Pascal Siakam scored a playoff career-high 32 points on 14-of-17 shooting to lead Toronto to a 118–109 win over Golden State in the first-ever NBA Finals game played outside the United States. The Raptors had a 10-point lead at the half. Siakam, the NBA Most Improved Player that season, shot 6-for-6 in the third quarter to keep the Warriors at bay. Toronto maintained a double-digit lead for most of the fourth quarter, countering every rally by Golden State.
Leonard had 23 points, eight rebounds and five assists in his first NBA Finals game since he was named the Finals MVP in 2014. Gasol added 20 for the Raptors. Curry scored 34 and Thompson had 21 for Golden State, which had won Game 1 of the Finals in each of the last four years. Draymond Green had a triple-double with 10 points, 10 rebounds, and 10 assists. Cousins returned from a quadriceps injury to come off the bench in his first NBA Finals game. After missing Game 4 of the Western Conference Finals with a left calf injury, Iguodala left near the end of this game after limping and favoring his right leg. Durant, the MVP of the last two NBA Finals, traveled with the team to Toronto, but remained sidelined.
|Golden State Warriors 109, Toronto Raptors 104|
|Scoring by quarter: 26–27, 28–32, 34–21, 21–24|
|Pts: Klay Thompson 25
Rebs: Cousins, Green 10 each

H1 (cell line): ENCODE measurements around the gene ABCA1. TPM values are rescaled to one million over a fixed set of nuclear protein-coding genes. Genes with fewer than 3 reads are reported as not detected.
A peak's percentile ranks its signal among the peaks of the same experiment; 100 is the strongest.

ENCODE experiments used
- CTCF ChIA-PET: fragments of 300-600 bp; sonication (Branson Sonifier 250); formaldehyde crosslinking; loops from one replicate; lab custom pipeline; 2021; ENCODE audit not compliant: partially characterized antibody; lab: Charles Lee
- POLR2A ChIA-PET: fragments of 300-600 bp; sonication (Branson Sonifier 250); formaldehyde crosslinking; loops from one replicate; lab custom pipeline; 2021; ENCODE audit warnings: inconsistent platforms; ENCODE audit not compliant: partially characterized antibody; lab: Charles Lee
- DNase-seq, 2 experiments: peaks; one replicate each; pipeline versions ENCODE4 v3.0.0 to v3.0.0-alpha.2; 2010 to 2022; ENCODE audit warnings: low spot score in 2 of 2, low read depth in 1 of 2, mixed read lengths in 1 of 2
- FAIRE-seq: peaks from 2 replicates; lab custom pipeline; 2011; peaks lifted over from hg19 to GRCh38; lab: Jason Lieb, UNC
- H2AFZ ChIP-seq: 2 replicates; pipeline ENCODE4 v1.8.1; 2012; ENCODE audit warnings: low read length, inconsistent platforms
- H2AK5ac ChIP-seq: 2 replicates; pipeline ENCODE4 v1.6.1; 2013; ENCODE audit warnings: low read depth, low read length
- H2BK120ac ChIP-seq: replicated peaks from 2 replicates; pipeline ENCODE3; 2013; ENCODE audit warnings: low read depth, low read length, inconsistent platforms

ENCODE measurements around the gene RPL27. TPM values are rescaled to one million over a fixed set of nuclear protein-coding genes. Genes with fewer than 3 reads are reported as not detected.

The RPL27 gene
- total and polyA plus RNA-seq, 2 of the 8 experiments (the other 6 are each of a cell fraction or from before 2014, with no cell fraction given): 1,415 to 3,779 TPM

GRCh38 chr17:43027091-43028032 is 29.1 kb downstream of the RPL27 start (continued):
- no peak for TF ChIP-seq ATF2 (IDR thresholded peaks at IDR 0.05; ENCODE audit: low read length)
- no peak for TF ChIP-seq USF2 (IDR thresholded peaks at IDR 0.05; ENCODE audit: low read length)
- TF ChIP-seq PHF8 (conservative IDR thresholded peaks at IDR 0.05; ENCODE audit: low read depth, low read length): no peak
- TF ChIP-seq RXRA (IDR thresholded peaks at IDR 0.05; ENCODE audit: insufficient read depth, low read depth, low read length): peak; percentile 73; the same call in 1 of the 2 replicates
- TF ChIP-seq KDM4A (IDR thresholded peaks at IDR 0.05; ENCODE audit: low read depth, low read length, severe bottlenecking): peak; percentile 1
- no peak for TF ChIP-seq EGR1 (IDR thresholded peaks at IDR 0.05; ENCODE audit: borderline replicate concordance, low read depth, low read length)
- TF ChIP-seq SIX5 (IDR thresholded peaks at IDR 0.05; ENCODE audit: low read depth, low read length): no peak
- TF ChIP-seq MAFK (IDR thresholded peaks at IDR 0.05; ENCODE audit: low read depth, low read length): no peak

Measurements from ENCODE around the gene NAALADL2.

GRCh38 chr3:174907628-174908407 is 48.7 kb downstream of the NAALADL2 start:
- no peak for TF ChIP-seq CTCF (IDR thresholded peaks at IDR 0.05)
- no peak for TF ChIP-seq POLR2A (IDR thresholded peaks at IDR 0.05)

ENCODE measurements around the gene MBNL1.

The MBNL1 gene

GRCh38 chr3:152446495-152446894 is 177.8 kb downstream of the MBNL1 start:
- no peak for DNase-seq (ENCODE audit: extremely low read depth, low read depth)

Asts: Draymond Green 9
|Pts: Kawhi Leonard 34|
Rebs: Kawhi Leonard 14
Asts: Pascal Siakam 4
|Series tied, 1–1|
Thompson scored a team-high 25 points, and the Warriors outscored the Raptors 18–0 to start the second half before holding off a late Toronto rally to win 109–104. Thompson had 18 points in the first half to keep Golden State in the game. They trailed by 11 with almost two minutes left until halftime before cutting it to 59–54 at the half. The Warriors' 18 unanswered points to begin the second half were the most in NBA Finals history to start a half. Thompson left the game in the fourth quarter with a left hamstring injury after landing awkwardly on a three-point field goal attempt. Toronto scored 10 straight points to pull within two points at 106–104, but Iguodala cemented the win with a three-pointer with 5.9 seconds remaining in the game.